Downing said: “This filly is very nice. David said to me she goes well enough at home and although she was a little bit green early on she knew her task when let down. Mr Evans knows the time of day.

“Delighted to see crowds back. It’s what the sport needed. It’s great, it brings lot more enthusiasm to racing. It’s very positive.”

Sadly, there was no joy for Lee and Jo Burns, parents of apprentice jockey Harry Burns, who made the two-hour journey from Harlow in Essex.

Unfortunately, his mount in the opener, Teasyweasy, was withdrawn after unseating him on the way out to the track and running loose.

“This is the first time we’ve seen him ride since the pandemic. We last saw him on the track about two years ago,” said his father.

“He took a little time off, but he’s back doing it again since March. He’s based with Jo Parr in Newmarket.

“We’re excited about seeing him ride again.”

Bashosh (2-1) looked an exciting prospect when making an impressive debut in the British Stallion Studs EBF Maiden Stakes.

The Dubawi colt, a full-brother to Nezwah, winner of the Group One Pretty Polly Stakes, shot clear of Thaler in the final furlong to score by four lengths. The first two drew 16 lengths ahead of Emanate in third.

His rider Jack Mitchell said: “He’s just taken a bit of hand to come to hand. He’s similar to his sister in that he’s not run until he was three.

“He’s got the job done really nicely. I liked the way he went through the race. He was green, but he was very professional at the end.

“I think he will only I improve by going up in trip. The run will make is sharper. He’s very exciting.”

Tracks poised for return of racegoers

Monday marks the end of racing behind closed doors as courses are permitted to welcome a limited number of spectators.

The latest milestone in the government’s roadmap out of lockdown allows racecourses to host 4,000 fans or fill the course to 50% capacity – whichever is the lesser number.

There is also a slight easing in restrictions on course, with owners able to access the parade ring to meet trainers and jockeys and masks only compulsory in the paddock and indoor areas.

Carlisle, Redcar, Leicester and Windsor all host fixtures on Monday and will therefore be the first tracks to benefit from the change in policy, with Ffos Las still restricted to racing behind closed doors due to the differing stance between the English and Welsh governments.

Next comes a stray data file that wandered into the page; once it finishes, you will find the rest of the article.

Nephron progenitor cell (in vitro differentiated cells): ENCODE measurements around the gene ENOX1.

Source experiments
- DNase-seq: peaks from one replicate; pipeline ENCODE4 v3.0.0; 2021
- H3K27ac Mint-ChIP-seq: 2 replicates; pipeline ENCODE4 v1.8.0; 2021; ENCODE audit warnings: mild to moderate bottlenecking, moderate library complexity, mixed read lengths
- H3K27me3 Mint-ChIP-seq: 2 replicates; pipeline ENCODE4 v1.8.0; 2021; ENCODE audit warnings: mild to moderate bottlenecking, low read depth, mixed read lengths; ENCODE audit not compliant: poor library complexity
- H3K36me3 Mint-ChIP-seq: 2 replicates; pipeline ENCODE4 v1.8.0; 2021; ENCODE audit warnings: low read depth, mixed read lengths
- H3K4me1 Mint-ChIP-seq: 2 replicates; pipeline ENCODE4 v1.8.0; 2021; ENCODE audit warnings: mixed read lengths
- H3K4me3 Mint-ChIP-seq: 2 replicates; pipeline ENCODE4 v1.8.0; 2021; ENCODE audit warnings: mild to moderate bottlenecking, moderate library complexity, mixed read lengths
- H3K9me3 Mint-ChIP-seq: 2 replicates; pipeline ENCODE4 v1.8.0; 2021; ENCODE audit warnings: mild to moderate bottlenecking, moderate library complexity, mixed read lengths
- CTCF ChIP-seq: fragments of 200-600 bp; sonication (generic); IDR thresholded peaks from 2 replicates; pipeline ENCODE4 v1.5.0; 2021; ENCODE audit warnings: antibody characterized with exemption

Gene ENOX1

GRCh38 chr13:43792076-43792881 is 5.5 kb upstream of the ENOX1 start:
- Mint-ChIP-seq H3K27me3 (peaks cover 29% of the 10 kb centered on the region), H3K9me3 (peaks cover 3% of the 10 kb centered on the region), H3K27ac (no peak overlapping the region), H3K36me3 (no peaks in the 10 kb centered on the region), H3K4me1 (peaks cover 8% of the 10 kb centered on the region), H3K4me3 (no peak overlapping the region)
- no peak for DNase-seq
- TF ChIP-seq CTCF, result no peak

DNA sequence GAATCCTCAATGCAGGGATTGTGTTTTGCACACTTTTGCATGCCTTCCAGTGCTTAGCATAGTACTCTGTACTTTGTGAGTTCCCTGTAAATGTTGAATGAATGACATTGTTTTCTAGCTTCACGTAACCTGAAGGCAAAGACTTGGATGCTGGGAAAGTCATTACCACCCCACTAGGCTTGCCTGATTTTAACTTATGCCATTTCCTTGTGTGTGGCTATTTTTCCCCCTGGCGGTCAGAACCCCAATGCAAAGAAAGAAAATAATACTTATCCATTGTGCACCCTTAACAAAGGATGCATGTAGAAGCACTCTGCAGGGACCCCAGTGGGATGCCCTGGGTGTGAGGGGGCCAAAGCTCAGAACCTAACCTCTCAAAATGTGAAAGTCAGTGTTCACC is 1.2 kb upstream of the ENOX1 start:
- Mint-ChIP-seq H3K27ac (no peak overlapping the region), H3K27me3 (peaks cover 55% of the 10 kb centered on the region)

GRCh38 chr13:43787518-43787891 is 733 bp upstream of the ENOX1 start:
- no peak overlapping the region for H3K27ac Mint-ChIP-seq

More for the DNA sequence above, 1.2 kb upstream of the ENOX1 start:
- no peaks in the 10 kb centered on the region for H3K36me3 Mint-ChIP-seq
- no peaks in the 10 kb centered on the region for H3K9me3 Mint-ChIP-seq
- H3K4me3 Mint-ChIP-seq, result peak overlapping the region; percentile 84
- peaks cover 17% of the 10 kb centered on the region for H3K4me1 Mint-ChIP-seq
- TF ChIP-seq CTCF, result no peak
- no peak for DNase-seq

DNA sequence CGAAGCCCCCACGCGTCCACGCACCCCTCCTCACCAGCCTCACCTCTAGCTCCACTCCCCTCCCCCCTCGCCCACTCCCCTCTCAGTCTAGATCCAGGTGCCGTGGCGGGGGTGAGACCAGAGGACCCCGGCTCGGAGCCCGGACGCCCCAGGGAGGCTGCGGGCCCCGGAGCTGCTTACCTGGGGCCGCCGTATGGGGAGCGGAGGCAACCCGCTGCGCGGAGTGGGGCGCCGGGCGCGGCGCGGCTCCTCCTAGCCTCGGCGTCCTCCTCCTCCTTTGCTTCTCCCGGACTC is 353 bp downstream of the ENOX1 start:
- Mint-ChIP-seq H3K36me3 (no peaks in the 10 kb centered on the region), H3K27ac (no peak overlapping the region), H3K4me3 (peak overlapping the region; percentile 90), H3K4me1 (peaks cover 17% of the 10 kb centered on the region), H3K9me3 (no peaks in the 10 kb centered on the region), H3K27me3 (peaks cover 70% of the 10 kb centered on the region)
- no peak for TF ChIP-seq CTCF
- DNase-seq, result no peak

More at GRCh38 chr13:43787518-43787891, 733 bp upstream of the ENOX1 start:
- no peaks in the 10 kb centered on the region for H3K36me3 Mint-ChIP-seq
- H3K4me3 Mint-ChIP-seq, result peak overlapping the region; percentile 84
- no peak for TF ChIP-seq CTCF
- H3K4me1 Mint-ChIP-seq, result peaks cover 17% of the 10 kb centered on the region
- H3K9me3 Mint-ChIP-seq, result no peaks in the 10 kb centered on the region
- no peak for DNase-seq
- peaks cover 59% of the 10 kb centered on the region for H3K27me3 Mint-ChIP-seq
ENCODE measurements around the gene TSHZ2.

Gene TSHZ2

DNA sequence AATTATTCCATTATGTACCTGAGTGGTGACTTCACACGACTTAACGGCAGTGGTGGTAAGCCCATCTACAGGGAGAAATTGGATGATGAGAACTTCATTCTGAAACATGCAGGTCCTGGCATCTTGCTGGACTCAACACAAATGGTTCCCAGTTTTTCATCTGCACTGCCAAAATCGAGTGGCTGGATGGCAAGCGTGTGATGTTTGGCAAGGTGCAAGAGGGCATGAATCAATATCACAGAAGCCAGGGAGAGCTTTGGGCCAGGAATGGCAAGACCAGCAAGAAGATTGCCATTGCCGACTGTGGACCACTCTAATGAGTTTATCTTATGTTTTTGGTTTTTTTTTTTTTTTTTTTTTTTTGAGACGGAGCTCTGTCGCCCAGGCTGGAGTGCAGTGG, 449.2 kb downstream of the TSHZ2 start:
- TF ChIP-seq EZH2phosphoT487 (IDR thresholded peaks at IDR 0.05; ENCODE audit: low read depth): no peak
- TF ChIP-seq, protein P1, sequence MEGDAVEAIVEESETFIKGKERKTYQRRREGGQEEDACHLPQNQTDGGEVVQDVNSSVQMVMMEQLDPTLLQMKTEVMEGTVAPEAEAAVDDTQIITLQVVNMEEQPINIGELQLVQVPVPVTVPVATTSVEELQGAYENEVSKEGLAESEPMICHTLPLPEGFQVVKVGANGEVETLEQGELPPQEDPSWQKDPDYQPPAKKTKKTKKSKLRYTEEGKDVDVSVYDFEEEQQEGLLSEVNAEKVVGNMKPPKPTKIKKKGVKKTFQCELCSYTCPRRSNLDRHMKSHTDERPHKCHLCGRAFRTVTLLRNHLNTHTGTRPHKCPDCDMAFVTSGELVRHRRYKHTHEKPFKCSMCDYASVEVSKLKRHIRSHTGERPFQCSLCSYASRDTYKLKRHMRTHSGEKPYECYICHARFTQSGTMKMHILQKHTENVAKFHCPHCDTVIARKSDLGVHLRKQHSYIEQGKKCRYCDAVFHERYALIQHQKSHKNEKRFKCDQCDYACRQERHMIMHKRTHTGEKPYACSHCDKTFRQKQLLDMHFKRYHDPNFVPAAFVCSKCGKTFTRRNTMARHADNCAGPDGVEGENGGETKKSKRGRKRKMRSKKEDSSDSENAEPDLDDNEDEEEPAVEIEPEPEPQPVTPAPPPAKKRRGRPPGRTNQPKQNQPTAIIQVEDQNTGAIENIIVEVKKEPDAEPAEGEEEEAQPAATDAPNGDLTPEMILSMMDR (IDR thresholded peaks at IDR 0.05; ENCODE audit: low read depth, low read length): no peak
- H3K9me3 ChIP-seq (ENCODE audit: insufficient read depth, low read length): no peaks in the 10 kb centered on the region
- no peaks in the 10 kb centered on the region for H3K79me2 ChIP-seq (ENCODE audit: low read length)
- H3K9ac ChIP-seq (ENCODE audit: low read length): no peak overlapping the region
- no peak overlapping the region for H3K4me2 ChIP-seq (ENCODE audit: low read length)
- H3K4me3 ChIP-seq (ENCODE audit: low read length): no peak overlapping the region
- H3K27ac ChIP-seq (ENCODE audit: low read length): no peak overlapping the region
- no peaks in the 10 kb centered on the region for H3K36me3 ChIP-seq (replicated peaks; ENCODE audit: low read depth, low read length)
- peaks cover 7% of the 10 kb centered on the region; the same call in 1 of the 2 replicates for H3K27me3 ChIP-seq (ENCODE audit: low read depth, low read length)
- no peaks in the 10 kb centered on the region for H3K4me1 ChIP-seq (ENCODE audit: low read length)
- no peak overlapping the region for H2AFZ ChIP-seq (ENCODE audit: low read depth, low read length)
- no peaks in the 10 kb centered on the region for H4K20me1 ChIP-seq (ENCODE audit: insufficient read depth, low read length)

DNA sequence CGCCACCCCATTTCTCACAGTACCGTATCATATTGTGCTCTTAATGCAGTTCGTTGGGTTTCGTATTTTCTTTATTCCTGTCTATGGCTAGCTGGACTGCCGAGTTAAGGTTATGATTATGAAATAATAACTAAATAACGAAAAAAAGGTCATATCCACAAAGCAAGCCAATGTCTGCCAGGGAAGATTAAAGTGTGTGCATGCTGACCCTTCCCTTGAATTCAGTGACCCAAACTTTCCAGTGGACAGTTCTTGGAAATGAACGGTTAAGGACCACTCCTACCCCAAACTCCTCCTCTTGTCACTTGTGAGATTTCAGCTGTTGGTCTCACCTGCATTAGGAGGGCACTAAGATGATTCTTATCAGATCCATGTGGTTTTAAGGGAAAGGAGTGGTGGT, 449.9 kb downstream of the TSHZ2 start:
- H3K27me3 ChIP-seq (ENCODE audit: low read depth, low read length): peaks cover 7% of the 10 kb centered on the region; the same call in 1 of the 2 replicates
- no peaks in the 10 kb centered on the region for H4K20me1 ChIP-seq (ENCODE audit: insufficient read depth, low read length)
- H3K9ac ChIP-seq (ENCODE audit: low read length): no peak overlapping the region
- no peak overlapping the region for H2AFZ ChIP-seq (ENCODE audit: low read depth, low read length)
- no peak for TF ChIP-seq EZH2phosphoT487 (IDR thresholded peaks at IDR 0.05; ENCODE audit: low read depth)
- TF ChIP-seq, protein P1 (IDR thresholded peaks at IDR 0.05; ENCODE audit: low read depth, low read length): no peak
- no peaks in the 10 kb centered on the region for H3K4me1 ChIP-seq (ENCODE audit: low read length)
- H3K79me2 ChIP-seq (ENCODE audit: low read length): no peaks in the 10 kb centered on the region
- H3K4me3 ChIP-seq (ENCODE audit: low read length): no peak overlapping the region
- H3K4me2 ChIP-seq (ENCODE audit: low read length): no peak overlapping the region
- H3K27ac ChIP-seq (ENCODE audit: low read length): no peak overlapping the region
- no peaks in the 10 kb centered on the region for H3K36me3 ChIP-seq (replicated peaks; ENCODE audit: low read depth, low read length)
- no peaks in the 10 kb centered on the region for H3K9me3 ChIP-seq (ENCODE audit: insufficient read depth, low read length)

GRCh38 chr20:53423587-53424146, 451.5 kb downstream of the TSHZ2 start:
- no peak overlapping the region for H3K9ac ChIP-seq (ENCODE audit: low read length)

The impact of Covid-19 left Carlisle unable to host a single Flat fixture last year, but the Cumbrian track was able to run a behind-closed-doors jumps programme from October onwards.

Officials at Carlisle are excited to reinstate the Flat action in front of paying spectators.

“We’re delighted to be able to welcome back Flat racing to Carlisle after such a long absence and it’s particularly fitting that it coincides with the first day of spectators being allowed to return to racecourses,” said Molly Dingwall, general manager at Carlisle.

“The pandemic has had a huge impact on sport as a whole and we’ve felt that just as keenly at Carlisle racecourse. It was disappointing not to be able to host our Flat programme last year and that meant some historic races did not take place, but we couldn’t be more excited about Monday.

“Owners, trainers and spectators have been so supportive of the course over the years, not to mention incredibly patient.

“The team here have been absolutely brilliant and have worked incredibly hard to keep the course in great condition. We can’t wait to welcome everyone back for what should be a fantastic summer of Flat racing.”

Redcar will have spectators on course on Monday
Redcar will have spectators on course on Monday (Tony Knapton/PA)

Redcar stages an eight-race card, with the first race fittingly named the Great To Welcome You Back Median Auction Maiden Stakes.

Redcar’s general manager Amy Fair said: “We’re really looking forward to welcoming spectators back after so long, we’ve really missed the atmosphere they bring, but the emphasis has to remain very much on public safety.”

Leicester will also be in action, with a seven-race evening card kicking off at 5.05pm after over a year of racing in front of empty grandstands.

Empty stands at Leicester in March
Empty stands at Leicester in March (Tim Goode/PA)

David Maykels, general manager of the racecourse, said: “We are looking forward to welcoming annual members and the public back after 15 long months.

“Tomorrow evening sees further relaxation also for owners, who can now enter the parade ring and winners enclosure for their race.

“We have hired a large marquee until September to facilitate hospitality clients and owners due to losing our boxes and club room for jockeys and stewards.